Before iPhone hit the market, people would laugh at products that combined different features like a Swiss army knife. An item which combines the telephone, camera, watch and calendar just wouldn’t sell, but then it all made sense when the iPhone came.
People who ride bikes may feel the same way about the latest bike design. This bike is engineered to reduce your mass and improve road safety. Behold, the glow-in-the-dark bike is cycling to your way.
To keep riders safe from “four-wheeling lunatics in cars” by being visible, they are stuck with using red lights from rear, white lights in the front, halogen beams, reflectors, helmets, and ankle bands. The glow-in-the-dark bikes’ bodies are highly reflectorized. They are capable of picking up and throwing back even the most minor nighttime lights.
The importance of improving bike safety is never more clear these days because as the National Highway Traffic Safety Association reported last year, the number of bicycle fatalities is rising at a very alarming rate. Aside from that, 48,000 American cyclists were injured in collisions, and 30% of these accidents happened between four and eight in the evening.
The statistics clearly states that visibility is the real issue, and you need not be a product engineer to guess that.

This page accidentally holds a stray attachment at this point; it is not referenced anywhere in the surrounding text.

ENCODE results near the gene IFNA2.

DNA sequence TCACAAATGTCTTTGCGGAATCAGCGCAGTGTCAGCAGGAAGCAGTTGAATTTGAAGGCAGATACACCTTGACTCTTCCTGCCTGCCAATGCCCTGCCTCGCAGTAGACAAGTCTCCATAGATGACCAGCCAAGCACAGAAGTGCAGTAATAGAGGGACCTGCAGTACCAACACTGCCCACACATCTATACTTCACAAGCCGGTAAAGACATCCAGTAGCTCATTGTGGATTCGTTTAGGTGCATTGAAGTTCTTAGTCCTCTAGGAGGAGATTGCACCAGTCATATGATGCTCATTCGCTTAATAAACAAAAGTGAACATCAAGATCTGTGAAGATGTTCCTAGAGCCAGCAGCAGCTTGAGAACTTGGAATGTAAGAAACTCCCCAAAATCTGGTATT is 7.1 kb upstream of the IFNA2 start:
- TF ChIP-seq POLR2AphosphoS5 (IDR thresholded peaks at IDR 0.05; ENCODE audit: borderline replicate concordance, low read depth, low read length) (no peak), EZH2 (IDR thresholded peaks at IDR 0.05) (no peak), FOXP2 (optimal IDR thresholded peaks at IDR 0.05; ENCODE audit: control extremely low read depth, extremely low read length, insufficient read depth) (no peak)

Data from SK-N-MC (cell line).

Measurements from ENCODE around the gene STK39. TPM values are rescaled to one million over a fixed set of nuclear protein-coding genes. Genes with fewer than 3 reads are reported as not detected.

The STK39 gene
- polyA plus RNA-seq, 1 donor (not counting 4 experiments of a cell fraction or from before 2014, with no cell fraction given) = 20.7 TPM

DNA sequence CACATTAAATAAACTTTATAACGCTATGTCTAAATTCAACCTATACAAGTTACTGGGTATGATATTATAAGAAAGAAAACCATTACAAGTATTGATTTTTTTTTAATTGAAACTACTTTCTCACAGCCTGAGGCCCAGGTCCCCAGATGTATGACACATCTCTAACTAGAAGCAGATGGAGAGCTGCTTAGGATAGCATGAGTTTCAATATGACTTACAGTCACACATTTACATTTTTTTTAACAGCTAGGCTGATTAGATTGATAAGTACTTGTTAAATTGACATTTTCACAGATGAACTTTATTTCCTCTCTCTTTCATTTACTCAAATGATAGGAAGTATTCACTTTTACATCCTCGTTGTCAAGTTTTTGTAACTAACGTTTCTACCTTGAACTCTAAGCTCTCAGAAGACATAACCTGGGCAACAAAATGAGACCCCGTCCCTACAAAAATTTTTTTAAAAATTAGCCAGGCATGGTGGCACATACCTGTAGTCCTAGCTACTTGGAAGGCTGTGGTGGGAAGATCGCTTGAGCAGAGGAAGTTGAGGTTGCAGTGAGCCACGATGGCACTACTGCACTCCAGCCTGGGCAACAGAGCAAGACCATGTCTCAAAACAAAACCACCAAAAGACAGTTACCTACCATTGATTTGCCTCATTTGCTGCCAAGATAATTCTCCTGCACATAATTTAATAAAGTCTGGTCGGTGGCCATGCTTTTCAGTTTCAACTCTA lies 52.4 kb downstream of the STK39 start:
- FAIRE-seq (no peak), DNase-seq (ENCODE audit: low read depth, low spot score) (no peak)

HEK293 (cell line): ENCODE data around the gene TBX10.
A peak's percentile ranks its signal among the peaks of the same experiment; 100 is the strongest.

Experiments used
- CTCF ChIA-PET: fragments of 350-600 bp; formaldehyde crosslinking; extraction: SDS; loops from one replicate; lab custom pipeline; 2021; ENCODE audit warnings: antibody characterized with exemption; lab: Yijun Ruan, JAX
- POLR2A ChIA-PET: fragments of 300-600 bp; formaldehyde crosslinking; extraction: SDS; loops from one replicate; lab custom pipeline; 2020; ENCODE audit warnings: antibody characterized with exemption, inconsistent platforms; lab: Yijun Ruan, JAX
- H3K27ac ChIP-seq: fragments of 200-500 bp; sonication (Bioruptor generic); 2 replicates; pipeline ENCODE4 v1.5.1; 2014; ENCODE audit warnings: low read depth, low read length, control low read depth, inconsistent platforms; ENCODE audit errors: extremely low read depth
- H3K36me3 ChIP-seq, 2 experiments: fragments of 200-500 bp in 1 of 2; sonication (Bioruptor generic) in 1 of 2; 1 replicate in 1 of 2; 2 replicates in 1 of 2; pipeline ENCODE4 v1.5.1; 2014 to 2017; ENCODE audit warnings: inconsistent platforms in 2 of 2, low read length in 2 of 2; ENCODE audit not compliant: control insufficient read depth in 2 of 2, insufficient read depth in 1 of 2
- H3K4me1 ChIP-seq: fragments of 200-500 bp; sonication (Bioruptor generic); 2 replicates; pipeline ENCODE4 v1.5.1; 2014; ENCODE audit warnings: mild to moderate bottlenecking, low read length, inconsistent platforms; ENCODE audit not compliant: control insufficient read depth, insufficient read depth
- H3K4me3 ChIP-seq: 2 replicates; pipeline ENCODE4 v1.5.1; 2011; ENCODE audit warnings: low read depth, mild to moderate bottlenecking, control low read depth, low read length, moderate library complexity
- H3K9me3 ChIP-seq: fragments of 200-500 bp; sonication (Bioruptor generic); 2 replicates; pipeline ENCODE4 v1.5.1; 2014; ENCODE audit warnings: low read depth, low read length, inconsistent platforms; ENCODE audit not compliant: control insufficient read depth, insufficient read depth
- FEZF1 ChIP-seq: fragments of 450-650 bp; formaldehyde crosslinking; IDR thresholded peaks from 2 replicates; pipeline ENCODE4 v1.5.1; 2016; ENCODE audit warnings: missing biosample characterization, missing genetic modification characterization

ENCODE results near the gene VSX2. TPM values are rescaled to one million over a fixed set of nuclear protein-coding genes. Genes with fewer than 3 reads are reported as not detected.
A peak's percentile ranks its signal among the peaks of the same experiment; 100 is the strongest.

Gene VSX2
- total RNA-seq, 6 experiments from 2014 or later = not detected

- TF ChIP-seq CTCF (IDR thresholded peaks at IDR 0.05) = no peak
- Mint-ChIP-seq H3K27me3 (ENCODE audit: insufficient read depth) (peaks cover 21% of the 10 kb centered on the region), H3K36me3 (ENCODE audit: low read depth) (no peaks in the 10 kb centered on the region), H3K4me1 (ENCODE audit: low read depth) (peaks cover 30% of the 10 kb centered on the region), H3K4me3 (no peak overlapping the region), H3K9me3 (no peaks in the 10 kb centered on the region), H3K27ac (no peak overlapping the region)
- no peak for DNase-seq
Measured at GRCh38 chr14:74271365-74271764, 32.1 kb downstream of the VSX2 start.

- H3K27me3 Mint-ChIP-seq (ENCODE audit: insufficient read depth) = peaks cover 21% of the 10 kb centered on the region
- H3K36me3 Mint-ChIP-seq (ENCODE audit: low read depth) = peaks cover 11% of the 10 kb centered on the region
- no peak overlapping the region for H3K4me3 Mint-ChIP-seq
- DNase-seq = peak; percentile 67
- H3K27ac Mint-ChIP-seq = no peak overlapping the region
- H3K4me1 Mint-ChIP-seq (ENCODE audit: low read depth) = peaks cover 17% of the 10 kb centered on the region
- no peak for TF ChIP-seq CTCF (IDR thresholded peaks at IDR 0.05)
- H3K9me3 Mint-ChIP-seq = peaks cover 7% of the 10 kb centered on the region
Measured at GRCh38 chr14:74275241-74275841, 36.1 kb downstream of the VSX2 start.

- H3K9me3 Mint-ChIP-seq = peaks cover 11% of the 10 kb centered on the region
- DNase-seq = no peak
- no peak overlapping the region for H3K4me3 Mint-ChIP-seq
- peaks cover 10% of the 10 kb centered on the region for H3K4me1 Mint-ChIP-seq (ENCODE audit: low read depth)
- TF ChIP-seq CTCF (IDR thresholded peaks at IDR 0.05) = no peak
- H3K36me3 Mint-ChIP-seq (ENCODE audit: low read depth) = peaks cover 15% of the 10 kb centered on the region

Companies like Pure Fix Cycles, AeroFiz Cycles, and Mission Bicycle Company is keeping up with spirit of all glowing things for sale (e.g., as glow-in-the-dark tattoos, condoms, contact lenses, etc.) and went to work to build bikes that can glow bright even if there is less to no light in the dark.
Mission’s Lumen bikes aren’t technically glow-in-the-dark, but they are highly reflectorized that they can pick up minor ambient nighttime light and throw it back. The Lumen cost about $766 and $1,849. It’s a bit pricey, but of course, you wouldn’t be cheap if your safety depends on it.
Pure Fix, on the other hand, offers their Zulu bike at $399 only. It’s a pure glow-in-the-dark bike. The fixed-gear bike needs to an hour of sun to glow during nighttime sojourns.
Meanwhile, AeroFix has a $50 cheaper glow-in-the-dark bikes that are quite similar to Pure Fix.
Aside from being a safety bike, these glow-in-the-dark rides are fun. Before everyone else has one of these exotic bikes, you’ll become a novelty during your nightly rides.
“I don’t have a driver’s license for a reason,” said New York City resident and bike messenger Gary Baldwin. “Because I can get everywhere without a car here. But being able to get there in one piece is the issue. Glowing like a Christmas tree? Would probably make it more likely that my bike is stolen. But that’s a lot better than dying.”
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